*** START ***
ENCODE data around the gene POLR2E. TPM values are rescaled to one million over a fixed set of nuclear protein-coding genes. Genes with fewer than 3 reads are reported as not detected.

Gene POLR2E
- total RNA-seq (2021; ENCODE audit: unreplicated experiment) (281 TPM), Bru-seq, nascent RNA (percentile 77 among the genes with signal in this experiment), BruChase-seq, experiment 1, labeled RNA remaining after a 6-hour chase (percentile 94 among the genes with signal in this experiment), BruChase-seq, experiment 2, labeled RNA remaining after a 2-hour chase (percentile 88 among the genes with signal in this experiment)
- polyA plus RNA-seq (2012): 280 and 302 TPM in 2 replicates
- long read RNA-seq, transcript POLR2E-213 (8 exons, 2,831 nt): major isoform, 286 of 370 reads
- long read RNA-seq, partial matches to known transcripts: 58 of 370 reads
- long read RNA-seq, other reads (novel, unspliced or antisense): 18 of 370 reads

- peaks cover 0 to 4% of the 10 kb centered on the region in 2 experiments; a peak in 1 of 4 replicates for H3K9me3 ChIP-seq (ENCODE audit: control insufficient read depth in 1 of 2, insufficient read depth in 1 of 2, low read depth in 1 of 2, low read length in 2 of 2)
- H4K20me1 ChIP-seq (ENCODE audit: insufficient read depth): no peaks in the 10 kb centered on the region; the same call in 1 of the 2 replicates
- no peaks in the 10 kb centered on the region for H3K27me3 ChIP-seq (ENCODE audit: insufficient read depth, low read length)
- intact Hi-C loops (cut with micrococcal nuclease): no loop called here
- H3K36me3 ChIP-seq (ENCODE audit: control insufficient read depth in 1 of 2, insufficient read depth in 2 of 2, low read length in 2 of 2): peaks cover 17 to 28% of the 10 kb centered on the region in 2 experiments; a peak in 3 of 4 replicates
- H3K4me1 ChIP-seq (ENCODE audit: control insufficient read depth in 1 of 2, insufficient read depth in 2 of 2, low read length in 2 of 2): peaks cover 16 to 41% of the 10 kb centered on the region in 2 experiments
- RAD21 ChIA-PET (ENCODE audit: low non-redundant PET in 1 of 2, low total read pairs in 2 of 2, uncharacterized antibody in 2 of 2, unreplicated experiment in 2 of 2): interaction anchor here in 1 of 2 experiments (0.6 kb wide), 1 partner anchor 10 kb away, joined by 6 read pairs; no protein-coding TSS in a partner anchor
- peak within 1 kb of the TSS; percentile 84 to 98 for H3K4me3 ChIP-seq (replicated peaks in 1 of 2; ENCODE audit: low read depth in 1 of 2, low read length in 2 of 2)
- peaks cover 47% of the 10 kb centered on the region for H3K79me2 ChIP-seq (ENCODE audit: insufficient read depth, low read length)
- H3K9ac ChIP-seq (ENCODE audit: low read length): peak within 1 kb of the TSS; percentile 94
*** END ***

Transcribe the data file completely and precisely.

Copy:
ENCODE data around the gene POLR2E. TPM values are rescaled to one million over a fixed set of nuclear protein-coding genes. Genes with fewer than 3 reads are reported as not detected.

Gene POLR2E
- total RNA-seq (2021; ENCODE audit: unreplicated experiment) (281 TPM), Bru-seq, nascent RNA (percentile 77 among the genes with signal in this experiment), BruChase-seq, experiment 1, labeled RNA remaining after a 6-hour chase (percentile 94 among the genes with signal in this experiment), BruChase-seq, experiment 2, labeled RNA remaining after a 2-hour chase (percentile 88 among the genes with signal in this experiment)
- polyA plus RNA-seq (2012): 280 and 302 TPM in 2 replicates
- long read RNA-seq, transcript POLR2E-213 (8 exons, 2,831 nt): major isoform, 286 of 370 reads
- long read RNA-seq, partial matches to known transcripts: 58 of 370 reads
- long read RNA-seq, other reads (novel, unspliced or antisense): 18 of 370 reads

- peaks cover 0 to 4% of the 10 kb centered on the region in 2 experiments; a peak in 1 of 4 replicates for H3K9me3 ChIP-seq (ENCODE audit: control insufficient read depth in 1 of 2, insufficient read depth in 1 of 2, low read depth in 1 of 2, low read length in 2 of 2)
- H4K20me1 ChIP-seq (ENCODE audit: insufficient read depth): no peaks in the 10 kb centered on the region; the same call in 1 of the 2 replicates
- no peaks in the 10 kb centered on the region for H3K27me3 ChIP-seq (ENCODE audit: insufficient read depth, low read length)
- intact Hi-C loops (cut with micrococcal nuclease): no loop called here
- H3K36me3 ChIP-seq (ENCODE audit: control insufficient read depth in 1 of 2, insufficient read depth in 2 of 2, low read length in 2 of 2): peaks cover 17 to 28% of the 10 kb centered on the region in 2 experiments; a peak in 3 of 4 replicates
- H3K4me1 ChIP-seq (ENCODE audit: control insufficient read depth in 1 of 2, insufficient read depth in 2 of 2, low read length in 2 of 2): peaks cover 16 to 41% of the 10 kb centered on the region in 2 experiments
- RAD21 ChIA-PET (ENCODE audit: low non-redundant PET in 1 of 2, low total read pairs in 2 of 2, uncharacterized antibody in 2 of 2, unreplicated experiment in 2 of 2): interaction anchor here in 1 of 2 experiments (0.6 kb wide), 1 partner anchor 10 kb away, joined by 6 read pairs; no protein-coding TSS in a partner anchor
- peak within 1 kb of the TSS; percentile 84 to 98 for H3K4me3 ChIP-seq (replicated peaks in 1 of 2; ENCODE audit: low read depth in 1 of 2, low read length in 2 of 2)
- peaks cover 47% of the 10 kb centered on the region for H3K79me2 ChIP-seq (ENCODE audit: insufficient read depth, low read length)
- H3K9ac ChIP-seq (ENCODE audit: low read length): peak within 1 kb of the TSS; percentile 94